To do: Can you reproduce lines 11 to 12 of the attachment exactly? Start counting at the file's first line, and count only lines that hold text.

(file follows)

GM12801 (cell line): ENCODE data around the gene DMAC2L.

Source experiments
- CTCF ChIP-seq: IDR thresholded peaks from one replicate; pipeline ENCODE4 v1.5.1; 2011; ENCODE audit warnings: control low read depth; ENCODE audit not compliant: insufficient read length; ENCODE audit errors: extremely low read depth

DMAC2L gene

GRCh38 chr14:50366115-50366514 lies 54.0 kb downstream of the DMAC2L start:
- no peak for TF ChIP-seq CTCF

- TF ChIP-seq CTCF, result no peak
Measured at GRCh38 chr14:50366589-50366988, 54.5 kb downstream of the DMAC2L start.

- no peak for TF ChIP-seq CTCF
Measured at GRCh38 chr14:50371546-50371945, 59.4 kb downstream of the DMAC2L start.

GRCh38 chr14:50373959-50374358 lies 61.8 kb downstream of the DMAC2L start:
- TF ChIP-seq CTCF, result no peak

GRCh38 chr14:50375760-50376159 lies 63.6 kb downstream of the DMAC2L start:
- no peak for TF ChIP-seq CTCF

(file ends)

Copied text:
GRCh38 chr14:50373959-50374358 lies 61.8 kb downstream of the DMAC2L start:
- TF ChIP-seq CTCF, result no peak